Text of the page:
For a discussion of soft money, Click here

B.   The "Bright-Line Standard" of BCRA

The Bipartisan Campaign Reform Act of 2002 (also known as the McCain-Feingold campaign finance law) has addressed the problem of sham issue advocacy head on by offering a new definition for determining when an ad is a campaign ad as opposed to a genuine issue ad. The new definition is known as the "60-day bright-line standard."

The new definition of a campaign ad incorporates both the magic words test and a timing test into the 60-day bright-line standard. Essentially, it defines a campaign advertisement as:

  • Any ad that uses the magic words at any time; or
  • A broadcast ad that depicts a federal candidate within 60 days of a general election, or 30 days of a primary election, and is aired to target that candidate’s voting constituency.

Advertisements that meet either of these tests of a campaign advertisement are thus subject to the contribution limits, source limits and disclosure requirements prescribed under FECA.

A series of academic studies have documented the impact of the old standard and the new standard of defining campaign advertisements, all reaching comparable conclusions. For example, one such study—Buying Time 2000—analyzed all political television advertisements and found that:

  • The "magic words" test of whether an advertisement constitutes express advocacy as opposed to issue advocacy has no basis in the reality of political advertising. Only 2% of party-sponsored and group-sponsored ads ever used the magic words, while only 10% of even candidate-sponsored ads resorted to the magic words.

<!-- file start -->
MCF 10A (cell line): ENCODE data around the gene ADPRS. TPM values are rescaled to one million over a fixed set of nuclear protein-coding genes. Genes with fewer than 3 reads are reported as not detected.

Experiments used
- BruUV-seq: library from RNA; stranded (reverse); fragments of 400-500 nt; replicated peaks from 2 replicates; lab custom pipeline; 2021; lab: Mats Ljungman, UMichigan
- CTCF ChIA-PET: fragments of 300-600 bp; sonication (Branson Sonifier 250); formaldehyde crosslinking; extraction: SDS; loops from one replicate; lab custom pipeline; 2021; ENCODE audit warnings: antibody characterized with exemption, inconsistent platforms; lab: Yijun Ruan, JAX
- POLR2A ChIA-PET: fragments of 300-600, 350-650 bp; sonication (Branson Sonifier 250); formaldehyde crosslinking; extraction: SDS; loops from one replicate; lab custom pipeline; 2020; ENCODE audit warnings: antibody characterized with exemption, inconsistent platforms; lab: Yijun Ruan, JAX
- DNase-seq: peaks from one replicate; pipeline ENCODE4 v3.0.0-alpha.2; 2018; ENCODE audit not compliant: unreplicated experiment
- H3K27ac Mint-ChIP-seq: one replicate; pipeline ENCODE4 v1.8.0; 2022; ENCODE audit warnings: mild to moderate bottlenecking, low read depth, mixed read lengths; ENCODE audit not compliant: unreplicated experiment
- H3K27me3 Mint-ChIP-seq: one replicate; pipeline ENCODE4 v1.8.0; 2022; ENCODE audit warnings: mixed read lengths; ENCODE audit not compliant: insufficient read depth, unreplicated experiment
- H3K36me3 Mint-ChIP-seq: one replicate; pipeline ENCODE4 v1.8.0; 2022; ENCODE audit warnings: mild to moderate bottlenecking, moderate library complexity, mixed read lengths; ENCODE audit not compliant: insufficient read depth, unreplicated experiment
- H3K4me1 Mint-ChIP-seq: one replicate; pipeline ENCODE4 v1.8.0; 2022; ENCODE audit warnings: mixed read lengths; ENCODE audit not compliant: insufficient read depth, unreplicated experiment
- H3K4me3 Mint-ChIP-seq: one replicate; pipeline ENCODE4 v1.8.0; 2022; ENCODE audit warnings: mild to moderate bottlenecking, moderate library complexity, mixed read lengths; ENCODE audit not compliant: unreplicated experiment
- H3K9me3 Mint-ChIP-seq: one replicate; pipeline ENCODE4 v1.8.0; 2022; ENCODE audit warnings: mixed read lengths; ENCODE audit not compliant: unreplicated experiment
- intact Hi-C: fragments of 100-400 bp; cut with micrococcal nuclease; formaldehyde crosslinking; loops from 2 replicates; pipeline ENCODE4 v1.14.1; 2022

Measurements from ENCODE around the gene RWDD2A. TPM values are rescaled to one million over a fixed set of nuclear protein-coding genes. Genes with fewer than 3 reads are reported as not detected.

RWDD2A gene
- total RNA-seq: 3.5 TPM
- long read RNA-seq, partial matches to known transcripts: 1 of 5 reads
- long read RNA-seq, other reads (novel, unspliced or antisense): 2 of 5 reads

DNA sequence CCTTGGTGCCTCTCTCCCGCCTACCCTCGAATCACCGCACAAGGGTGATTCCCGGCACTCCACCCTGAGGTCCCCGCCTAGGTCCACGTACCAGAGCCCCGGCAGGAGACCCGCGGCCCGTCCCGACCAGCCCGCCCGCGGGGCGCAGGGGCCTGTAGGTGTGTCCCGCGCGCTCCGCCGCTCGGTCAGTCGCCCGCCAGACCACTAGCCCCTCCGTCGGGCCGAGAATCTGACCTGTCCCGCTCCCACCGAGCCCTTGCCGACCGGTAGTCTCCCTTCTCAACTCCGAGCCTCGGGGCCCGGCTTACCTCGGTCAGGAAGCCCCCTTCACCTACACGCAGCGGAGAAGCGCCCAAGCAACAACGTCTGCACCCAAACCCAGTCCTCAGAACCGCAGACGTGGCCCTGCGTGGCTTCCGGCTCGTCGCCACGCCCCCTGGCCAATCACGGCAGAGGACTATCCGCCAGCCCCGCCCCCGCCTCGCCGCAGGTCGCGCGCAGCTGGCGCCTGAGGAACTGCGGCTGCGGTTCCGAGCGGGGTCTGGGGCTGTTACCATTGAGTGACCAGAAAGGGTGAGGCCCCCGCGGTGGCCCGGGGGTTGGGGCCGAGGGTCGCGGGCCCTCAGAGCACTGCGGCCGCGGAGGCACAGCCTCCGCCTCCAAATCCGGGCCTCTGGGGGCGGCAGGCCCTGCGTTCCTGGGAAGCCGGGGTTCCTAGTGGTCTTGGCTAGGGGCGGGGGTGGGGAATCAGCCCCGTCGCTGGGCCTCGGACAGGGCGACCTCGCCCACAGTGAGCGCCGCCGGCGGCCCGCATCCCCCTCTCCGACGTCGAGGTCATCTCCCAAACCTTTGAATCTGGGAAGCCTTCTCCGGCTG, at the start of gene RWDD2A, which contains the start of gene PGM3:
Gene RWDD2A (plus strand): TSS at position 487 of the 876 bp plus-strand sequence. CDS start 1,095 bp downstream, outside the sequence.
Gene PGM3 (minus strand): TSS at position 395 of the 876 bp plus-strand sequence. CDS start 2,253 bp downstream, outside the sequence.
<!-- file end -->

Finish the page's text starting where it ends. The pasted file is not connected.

• Genuine issue ads tend to air throughout the calendar year, especially when Congress is debating legislation, while electioneering issue ads are overwhelming aired immediately before an election.
  • Of those ads that would be "captured" by the 60-day bright-line standard, almost all are electioneering in nature while only a small fraction are seen as genuine issue ads, confirming that the new definition of a campaign ad is narrowly tailored and far more accurate than the magic words test.

To read Buying Time 2000, Click here

As expected, some 88 special interest groups and national and state party committees filed lawsuits against BCRA and the new definition of campaign advertisement. All the complaints have been consolidated into one case, McConnell v. FEC (discussed at length elsewhere on this Web site). The campaign finance law remains in effect while the case is pending before the U.S. Supreme Court.

As part of the court challenge against BCRA, those suing against the campaign finance reform law are attempting to discredit the Buying Time studies and other related academic research. Much of the outcome of the case could hinge on the credibility of these studies.

Buying Time 2000:

•   No Merit in Brennan Center Smear Campaign
....By Thomas E. Mann, W. Averell Harriman Chair and Senior Fellow, Governance Studies at the Brookings Institute, May 20, 2003

  Weighing in on the "Buying Time" Controversy
....By Rick Hasen, Professor of Law and William M. Rainas Fellow at Loyla Law School, May 25, 2003

•   An Appearance of Corruption: The bogus research undergirding campaign finance reform
....An Editorial from the Weekly Standard, by David Tell, June 2, 2003